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(Today’s NaPoWriMo prompt was for a humorous four-line clerihew about a famous person, but in light of today being Good Friday, I went more of a serious route and reviewed a film with suffering as a major theme.)

 

Solomon Northup
Would not give his worth up.
At dignity’s theft,
He survived with what was left.
_______________

MPAA rating: R

When 12 Years a Slave won Best Picture back in 2013, I was struck by one critic’s statement that it was the first major film focusing on American slavery. I found that hard to believe, but the more I tried to think of a previous example, the more I realized he was right. Roots opened the eyes of television audiences back in 1977, but cinematic slavery seems always to have been in the background (Gone with the Wind, for example), centering more on white characters. There have been so many films about the struggles of African Americans during Reconstruction and the Civil Rights Era that their pre-Civil War history has surprisingly been overlooked, at least in the movies.

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Directed by Steve McQueen (the director, not the actor), 12 Years a Slave is all the more potent due to its historical source, the real-life memoir of Solomon Northup (Chiwetel Ejiofor), a free black man from New York who was kidnapped and sold into slavery in 1841. Overnight, Solomon goes from a respected member of the community to a piece of property labeled “Platt,” and his agonizing journey represents a comprehensive survey of the slave experience, ranging from the humiliation of the auction house to plantation masters both kind and cruel. His first master William Ford (Benedict Cumberbatch) treats his slaves fairly yet does not recognize the moral dissonance between his Christian beliefs and slave-dependent lifestyle, epitomized by the delivery of his Sunday sermon competing with the wails of a grieving mother. Still, Ford is a saint next to Solomon’s next owner, Edwin Epps (Michael Fassbender), a hard-hearted brute who takes pleasure in raping his favorite and most productive slave Patsey (Lupita Nyong’o, who deservingly won a Best Supporting Actress Oscar).

For years, films have grieved hearts and minds with Civil Rights-Era racism, behavior that is still seen as a holdover from the days of slavery, but it’s even more shocking to see the real thing, the undiluted cruelty and unrestricted control over human lives that were an unquestioned institution in the South before the Civil War. Multiple scenes are carefully crafted gut-punches that intentionally drag on to heighten their inhumanity: as punishment for fighting back on one occasion, Solomon is trussed up by the neck with his feet barely touching the ground, while his fellow slaves filter outside, too fearful to help him. In one astounding and brutal shot filmed without cuts, Epps forces him to repeatedly whip Patsey over a mere bar of soap. Through all this, Ejiofor delivers the performance of a lifetime, and even if the timing of what happens when during the twelve years is not documented, the years are felt in Solomon’s troubled gazes of ever-increasing despair and desperation.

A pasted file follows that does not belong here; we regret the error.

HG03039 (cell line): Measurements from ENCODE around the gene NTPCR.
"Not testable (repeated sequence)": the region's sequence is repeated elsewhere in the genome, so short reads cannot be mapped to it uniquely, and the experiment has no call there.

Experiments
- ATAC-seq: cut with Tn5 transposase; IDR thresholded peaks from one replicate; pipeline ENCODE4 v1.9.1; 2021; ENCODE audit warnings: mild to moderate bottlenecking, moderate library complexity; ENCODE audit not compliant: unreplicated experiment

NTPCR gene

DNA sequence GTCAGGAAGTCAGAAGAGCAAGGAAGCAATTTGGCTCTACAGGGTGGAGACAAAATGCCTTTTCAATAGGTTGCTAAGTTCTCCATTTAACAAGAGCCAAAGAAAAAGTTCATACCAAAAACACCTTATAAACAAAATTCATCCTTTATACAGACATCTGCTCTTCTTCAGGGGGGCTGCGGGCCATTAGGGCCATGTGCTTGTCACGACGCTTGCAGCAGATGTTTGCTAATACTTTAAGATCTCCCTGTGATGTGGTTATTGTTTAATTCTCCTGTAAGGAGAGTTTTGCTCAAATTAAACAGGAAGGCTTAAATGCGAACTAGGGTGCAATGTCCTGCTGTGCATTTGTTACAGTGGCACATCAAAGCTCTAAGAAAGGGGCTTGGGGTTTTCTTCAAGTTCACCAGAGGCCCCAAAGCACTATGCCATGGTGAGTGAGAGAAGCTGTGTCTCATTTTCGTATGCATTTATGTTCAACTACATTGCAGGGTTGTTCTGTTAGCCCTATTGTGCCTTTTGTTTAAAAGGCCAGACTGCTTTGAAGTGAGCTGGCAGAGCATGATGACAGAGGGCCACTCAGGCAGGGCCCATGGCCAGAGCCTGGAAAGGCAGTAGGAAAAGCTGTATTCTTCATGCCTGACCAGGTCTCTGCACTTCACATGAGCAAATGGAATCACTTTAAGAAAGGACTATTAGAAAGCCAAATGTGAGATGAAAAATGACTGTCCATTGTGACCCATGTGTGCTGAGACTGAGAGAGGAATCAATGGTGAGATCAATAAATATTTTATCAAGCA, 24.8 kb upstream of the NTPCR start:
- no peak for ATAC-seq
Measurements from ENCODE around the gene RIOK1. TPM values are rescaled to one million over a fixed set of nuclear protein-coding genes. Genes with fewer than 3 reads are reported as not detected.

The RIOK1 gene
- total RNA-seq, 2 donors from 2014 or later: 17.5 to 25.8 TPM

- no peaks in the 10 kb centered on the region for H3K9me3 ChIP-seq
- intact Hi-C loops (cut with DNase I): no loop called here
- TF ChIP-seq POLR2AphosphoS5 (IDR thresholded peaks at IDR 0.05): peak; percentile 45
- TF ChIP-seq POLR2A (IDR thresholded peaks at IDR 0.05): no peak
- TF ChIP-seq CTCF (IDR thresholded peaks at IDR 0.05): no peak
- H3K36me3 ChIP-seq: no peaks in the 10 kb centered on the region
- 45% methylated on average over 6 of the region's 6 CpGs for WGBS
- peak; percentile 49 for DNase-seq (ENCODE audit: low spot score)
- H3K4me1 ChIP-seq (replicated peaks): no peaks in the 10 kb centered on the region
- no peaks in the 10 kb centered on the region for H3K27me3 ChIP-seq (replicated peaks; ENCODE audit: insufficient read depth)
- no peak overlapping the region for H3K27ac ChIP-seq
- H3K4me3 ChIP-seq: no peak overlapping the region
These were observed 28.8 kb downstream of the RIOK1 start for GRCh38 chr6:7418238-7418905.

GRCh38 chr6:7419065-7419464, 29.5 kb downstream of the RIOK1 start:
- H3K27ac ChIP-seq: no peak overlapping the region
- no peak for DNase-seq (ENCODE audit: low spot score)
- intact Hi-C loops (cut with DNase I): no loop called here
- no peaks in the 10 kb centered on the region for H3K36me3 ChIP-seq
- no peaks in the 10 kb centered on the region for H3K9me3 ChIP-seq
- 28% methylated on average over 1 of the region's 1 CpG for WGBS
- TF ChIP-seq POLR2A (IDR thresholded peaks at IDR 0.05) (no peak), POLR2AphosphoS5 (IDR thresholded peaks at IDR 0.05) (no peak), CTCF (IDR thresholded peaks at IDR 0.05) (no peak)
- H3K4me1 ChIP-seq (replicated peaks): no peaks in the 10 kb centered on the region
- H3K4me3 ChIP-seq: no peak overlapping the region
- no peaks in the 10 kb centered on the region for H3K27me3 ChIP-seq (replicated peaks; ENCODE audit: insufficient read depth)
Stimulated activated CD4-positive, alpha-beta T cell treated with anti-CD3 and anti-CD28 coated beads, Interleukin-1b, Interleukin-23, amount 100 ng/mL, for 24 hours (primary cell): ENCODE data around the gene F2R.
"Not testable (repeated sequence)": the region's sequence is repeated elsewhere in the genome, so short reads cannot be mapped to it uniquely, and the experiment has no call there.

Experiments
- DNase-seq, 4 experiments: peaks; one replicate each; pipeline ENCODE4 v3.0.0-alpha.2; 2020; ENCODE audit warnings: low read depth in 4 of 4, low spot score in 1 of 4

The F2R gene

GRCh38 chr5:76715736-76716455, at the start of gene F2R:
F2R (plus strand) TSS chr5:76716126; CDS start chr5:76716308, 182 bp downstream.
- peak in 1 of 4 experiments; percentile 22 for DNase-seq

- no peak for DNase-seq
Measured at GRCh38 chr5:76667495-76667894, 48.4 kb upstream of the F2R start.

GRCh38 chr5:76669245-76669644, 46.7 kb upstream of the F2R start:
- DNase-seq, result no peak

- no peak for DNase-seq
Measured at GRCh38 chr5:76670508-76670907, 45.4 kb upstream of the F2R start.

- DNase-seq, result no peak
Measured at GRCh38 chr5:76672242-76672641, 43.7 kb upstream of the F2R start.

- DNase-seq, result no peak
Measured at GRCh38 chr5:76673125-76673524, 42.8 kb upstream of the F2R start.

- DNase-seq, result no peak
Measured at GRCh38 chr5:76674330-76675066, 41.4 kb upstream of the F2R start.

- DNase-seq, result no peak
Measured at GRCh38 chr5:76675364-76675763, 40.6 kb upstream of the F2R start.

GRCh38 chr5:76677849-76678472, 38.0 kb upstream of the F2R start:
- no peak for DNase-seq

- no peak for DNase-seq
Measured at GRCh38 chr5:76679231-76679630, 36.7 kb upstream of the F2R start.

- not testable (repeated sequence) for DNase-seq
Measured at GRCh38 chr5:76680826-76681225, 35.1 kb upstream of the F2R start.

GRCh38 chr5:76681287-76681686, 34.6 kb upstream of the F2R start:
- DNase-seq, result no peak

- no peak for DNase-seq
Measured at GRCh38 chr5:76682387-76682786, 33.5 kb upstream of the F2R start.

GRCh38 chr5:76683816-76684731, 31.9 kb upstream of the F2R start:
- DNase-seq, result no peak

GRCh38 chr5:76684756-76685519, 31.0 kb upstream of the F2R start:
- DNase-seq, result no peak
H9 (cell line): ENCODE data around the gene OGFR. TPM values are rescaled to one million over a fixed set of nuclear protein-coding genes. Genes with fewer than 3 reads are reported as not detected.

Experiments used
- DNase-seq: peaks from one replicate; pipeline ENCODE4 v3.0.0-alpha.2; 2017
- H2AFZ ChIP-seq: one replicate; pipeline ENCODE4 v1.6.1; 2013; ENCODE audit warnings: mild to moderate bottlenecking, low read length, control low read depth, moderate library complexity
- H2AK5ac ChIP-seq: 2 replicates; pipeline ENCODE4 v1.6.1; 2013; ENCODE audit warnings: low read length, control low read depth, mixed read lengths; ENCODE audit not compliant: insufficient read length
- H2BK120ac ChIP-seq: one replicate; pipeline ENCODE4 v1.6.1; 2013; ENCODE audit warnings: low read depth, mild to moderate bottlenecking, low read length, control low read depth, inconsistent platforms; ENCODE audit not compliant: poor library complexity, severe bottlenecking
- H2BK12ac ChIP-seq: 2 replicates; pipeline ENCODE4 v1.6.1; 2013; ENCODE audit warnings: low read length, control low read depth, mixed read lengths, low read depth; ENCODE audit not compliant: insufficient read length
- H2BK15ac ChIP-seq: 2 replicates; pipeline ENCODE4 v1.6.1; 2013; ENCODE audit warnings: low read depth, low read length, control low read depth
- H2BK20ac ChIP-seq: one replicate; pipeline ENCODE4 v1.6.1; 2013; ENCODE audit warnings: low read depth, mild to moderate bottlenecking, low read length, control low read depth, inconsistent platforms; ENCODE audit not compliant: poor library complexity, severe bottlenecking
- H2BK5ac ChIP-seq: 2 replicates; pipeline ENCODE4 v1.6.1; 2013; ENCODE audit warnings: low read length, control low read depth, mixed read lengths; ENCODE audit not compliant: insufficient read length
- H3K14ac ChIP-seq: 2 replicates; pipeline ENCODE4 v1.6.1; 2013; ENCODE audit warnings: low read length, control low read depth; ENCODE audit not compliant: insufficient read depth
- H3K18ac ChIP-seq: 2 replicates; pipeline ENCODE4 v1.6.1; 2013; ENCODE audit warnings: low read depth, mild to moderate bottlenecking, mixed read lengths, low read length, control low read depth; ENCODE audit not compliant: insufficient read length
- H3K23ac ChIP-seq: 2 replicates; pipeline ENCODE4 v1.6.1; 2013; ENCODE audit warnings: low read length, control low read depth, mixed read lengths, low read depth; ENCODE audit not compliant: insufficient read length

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For me, 12 Years a Slave is somewhat similar to The Passion of the Christ, mainly in its depiction of heartless savagery (including a prominent whipping) that makes it a film to appreciate as significant but by no means something to enjoy watching. All the performances are outstanding, though I would have thought Ejiofor deserved an Oscar even more than Nyong’o (who would have believed he’d lose to Matthew McConaughey?), and Fassbender’s wholly detestable role as Epps nearly threatened to destroy my personal regard for the actor. (It was cool, as well, to see Ejiofor alongside Cumberbatch three years before their pairing in Doctor Strange.) While some scenes are reminiscent of Roots, 12 Years a Slave is more mature and intense in its depiction of violence and rape, and the sense of misery and loss is constant, even after the emotional release toward the end. The portrayal of Christianity is also less than positive, illustrating how it was often used to justify slavery, but such representations are somewhat mitigated by the more sympathetic faith of a visiting abolitionist (Brad Pitt). While I’m not entirely convinced that all the powerfully poignant scenes add up to a masterpiece, 12 Years a Slave is an important piece of historical cinema and a long overdue look at a subject many might want to forget.

Best line:  (Epps, debating with the abolitionist) “I bought ’em. I paid for ’em.”
(Bass) “Well, of course you did, and the law says you have the right to hold a n*****. But begging the law’s pardon, it lies. Suppose they pass a law taking away your liberty, making you a slave. Suppose.”
(Epps) “That ain’t a supposable case.”
(Bass) “Laws change, Epps. Universal truths are constant. It is a fact, a plain and simple fact, that what is true and right is true and right for all. White and black alike.”

 

Rank: List Runner-Up

 

2017 S.G. Liput
469 Followers and Counting

 

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